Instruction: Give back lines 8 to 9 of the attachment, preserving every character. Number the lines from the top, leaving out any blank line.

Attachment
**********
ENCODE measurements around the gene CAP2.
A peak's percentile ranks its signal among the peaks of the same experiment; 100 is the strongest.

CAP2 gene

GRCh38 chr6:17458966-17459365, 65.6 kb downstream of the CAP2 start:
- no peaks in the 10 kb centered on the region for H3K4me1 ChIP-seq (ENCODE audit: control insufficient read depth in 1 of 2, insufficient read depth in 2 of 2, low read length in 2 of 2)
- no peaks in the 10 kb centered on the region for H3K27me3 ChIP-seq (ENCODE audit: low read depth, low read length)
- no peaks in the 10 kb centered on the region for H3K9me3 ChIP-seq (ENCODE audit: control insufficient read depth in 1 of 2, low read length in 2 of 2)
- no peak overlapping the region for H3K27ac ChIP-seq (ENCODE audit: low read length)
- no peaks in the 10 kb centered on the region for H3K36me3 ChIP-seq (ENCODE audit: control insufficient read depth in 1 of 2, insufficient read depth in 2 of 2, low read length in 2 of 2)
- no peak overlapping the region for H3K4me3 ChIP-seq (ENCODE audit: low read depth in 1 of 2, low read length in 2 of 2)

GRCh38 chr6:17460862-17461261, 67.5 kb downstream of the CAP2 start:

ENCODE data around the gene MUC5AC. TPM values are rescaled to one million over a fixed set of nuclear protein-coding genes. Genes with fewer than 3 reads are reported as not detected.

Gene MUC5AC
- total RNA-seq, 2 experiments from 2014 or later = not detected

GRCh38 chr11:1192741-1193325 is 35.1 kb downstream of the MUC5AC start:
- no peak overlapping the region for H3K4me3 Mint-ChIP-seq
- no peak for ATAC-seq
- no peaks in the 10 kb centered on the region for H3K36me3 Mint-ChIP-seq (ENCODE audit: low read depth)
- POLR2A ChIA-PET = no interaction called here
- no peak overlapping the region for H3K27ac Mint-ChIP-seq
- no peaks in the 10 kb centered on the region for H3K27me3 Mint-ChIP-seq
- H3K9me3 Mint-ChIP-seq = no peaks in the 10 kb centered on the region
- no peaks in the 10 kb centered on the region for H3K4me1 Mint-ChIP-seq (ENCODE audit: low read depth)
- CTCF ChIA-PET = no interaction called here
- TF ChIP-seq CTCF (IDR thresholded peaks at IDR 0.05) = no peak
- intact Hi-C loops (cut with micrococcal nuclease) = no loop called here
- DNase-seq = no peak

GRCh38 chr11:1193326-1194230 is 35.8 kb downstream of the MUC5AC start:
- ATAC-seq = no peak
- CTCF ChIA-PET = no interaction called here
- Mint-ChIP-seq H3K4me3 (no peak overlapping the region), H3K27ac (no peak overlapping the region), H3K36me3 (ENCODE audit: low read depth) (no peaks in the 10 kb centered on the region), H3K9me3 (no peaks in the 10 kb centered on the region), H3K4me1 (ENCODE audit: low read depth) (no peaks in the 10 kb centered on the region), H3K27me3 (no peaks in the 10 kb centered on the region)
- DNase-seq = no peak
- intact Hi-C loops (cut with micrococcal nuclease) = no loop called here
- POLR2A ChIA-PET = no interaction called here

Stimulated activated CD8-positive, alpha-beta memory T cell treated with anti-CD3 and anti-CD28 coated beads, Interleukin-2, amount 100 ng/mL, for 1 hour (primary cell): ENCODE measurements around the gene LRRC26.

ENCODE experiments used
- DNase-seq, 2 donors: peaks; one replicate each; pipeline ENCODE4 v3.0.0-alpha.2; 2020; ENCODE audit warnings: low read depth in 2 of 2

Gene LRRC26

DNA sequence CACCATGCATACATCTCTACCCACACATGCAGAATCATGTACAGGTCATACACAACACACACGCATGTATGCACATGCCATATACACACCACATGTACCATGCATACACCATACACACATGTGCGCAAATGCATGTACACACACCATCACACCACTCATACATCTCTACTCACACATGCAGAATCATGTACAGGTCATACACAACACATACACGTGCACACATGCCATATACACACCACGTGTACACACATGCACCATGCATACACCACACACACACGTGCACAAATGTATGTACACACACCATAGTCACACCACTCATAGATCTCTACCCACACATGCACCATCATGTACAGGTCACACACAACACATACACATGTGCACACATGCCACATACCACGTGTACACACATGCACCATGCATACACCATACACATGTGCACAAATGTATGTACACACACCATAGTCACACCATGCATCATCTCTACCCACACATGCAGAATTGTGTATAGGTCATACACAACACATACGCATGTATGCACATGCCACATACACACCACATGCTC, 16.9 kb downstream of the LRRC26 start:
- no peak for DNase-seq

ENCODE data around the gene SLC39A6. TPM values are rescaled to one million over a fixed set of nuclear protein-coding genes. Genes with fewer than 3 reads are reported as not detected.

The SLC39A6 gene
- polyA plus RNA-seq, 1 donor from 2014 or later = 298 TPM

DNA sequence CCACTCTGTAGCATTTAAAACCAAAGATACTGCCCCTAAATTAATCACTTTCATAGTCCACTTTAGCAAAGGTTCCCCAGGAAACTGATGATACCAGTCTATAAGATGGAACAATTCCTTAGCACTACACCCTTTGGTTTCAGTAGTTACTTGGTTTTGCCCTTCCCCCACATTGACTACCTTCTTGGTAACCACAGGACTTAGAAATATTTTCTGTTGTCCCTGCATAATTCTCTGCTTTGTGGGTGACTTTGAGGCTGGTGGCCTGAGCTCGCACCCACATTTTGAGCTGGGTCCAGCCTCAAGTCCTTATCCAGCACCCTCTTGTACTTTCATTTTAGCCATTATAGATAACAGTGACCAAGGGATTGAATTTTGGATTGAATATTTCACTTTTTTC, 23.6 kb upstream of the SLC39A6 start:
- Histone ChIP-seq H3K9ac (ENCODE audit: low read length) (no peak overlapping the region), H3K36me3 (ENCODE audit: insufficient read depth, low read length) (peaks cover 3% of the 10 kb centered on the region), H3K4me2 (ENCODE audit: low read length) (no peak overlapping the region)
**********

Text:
- no peak overlapping the region for H3K27ac ChIP-seq (ENCODE audit: low read length)
- no peaks in the 10 kb centered on the region for H3K36me3 ChIP-seq (ENCODE audit: control insufficient read depth in 1 of 2, insufficient read depth in 2 of 2, low read length in 2 of 2)